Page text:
The time that it takes to transfer a patient from one facility (JDH) to another (DGMAH) was seen to be delayed. According to the respondents, the time taken for a doctor to arrange a referral with the receiving doctor is longer than 30 min. A similar delay in referral time was observed in a Rwandan study, where transporting a patient from one hospital to another can take up to 2 h.9 According to the Jubilee respondents, the delay might be caused by a variety of circumstances, including the transportation challenges and a lack of referral time for patient referral under the South African Referral Policy on Health Services.2 An additional reason on the refusal or delay was patient too sick to be admitted according to a KwaZulu-Natal study (province of South Africa).10 Perhaps the outcome in a tertiary level of care may not differ from the district level.

When it comes to transporting patients from JDH to DGMAH, the process has been described as challenging and hampered by multiple delays. This can include a delay when phoning the EMS control room because of a busy line, a shortage of ambulances, a need to confirm with the receiving doctor before transporting the patient to him or her and other issues. This is consistent with the results of a study conducted in Ethiopia,11 which showed that the time required to transport a patient to the receiving hospital was two times longer than the advised amount of time, which is less than 8 min.11 However, unlike this investigation, the Ethiopian study did not identify the primary cause of the delay and concluded that there is a shortage of highly trained emergency personnel who can assist in the transportation of critically ill patients.11 The Ethiopian’s finding seems to be consistent with what was raised in a study of the experiences of emergency care providers conducting critical care transfer in South Africa, which stated that the basic EMS syllabus is inadequate in preparing the emergency personnel to handle emergencies fully.12 The EMS lacks the necessary human resources for handling patients who need specialised equipment such as ventilator machines. A study in KwaZulu-Natal in South Africa stipulated13 that the advanced life support personnel are leaving the country to work overseas because of unsatisfactory job conditions coupled with financial considerations. Plans to retain them within the country are failing13 – hence the lack of resources that also contributes to the delay that affects the patient referrals, therefore to patient care.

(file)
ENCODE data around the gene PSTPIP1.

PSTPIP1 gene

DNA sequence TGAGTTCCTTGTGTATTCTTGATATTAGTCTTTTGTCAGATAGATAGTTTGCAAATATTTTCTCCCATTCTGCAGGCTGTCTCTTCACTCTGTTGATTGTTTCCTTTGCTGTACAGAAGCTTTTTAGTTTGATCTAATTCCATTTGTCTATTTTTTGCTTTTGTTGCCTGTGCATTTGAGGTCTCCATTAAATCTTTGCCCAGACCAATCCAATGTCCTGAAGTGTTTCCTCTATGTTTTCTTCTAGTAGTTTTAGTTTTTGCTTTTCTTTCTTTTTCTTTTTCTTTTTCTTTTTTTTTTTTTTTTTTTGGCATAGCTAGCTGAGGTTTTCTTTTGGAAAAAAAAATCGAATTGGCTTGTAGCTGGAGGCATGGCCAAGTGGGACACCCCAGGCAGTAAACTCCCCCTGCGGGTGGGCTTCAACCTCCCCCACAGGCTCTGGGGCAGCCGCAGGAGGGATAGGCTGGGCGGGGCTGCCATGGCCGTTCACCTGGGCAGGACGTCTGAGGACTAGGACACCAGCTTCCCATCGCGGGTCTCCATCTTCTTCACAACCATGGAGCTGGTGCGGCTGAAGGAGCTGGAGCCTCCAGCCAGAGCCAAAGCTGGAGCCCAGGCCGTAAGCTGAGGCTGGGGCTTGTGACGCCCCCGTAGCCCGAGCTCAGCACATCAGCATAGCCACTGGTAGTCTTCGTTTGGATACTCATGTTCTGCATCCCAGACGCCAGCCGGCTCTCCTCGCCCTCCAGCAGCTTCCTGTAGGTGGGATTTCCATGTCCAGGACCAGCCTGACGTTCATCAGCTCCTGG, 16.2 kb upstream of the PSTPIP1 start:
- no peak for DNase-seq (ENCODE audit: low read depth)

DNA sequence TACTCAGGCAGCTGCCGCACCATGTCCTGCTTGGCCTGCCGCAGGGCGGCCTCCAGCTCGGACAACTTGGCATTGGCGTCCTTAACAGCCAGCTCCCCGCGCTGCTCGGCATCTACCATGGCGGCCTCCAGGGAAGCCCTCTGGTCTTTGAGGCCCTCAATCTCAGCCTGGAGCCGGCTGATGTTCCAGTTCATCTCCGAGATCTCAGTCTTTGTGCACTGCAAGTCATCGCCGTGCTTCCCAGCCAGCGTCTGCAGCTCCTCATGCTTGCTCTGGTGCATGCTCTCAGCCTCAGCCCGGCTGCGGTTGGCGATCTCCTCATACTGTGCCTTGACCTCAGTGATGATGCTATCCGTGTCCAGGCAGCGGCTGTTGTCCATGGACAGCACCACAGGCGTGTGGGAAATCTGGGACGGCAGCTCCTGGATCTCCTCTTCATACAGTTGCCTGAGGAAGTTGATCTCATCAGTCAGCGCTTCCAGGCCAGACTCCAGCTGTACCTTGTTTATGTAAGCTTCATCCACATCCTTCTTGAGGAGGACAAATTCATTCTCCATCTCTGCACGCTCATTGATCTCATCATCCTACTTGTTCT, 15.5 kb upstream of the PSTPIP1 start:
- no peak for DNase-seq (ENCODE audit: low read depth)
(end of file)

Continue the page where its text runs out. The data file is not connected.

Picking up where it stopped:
The patient referral process from Jubilee district hospital (JDH) to tertiary care (DGMAH) in Pretoria, South Africa, is onerous; with barriers being experienced at almost every step. There were a variety of issues hindering this process, ranging from administrative to logistical and communication barriers, that left referring doctors almost demotivated. There is a need to emphasise the two major issues that come out of the research, which are the unwillingness of the receiving doctors and the difficulties with EMS. Strategies to remedy the issue were ineffective.


As patient referral is an integral part of patient care, it is recommended that more studies regarding patient referral and factors helping and hindering referrals should be carried out, with more emphasis on the interaction or communication process between the referring and receiving doctors.


There are limitations when it comes to the applicability of this study’s findings to the entire city, as only eight participants agreed to take part in the study out of a total of 44 doctors employed at the facility who were contacted, and only one hospital as a site was considered.


The authors would like to thank Prof. Scoeman the contribution to data analysis.

This article is partially based on the author’s dissertation entitled ‘The experiences of doctors regarding patient referral at Jubilee District Hospital, Tshwane District, South Africa’ toward the degree of master in the Family Medicine, Sefako Makgatho Health Sciences University, South Africa, with supervisors J.V. Ndimande, M.A. Nkoane, and T. Bongongo received on 25 February 2023, it is available on special request from the corresponding author.

Competing interests

The authors declare that they have no financial or personal relationships that may have inappropriately influenced them in writing this article.

Authors’ contributions

This article is taken from a master’s dissertation in family medicine. M.N.M. came up with the idea, gathered information and wrote the dissertation. J.V.N. oversaw every aspect of the dissertation and engaged in the article writing process. M.A.N. co-supervised the dissertation throughout all phases. C.S. and T.B. wrote the article.

Funding information

This research received no specific grant from any funding agency in the public, commercial or not-for-profit sectors.

Data availability

The data that support the findings of this study are not openly available. Data are available from the corresponding author, upon reasonable request.


The views and opinions expressed in this article are those of the authors and do not necessarily reflect the official policy or position of any affiliated agency of the authors.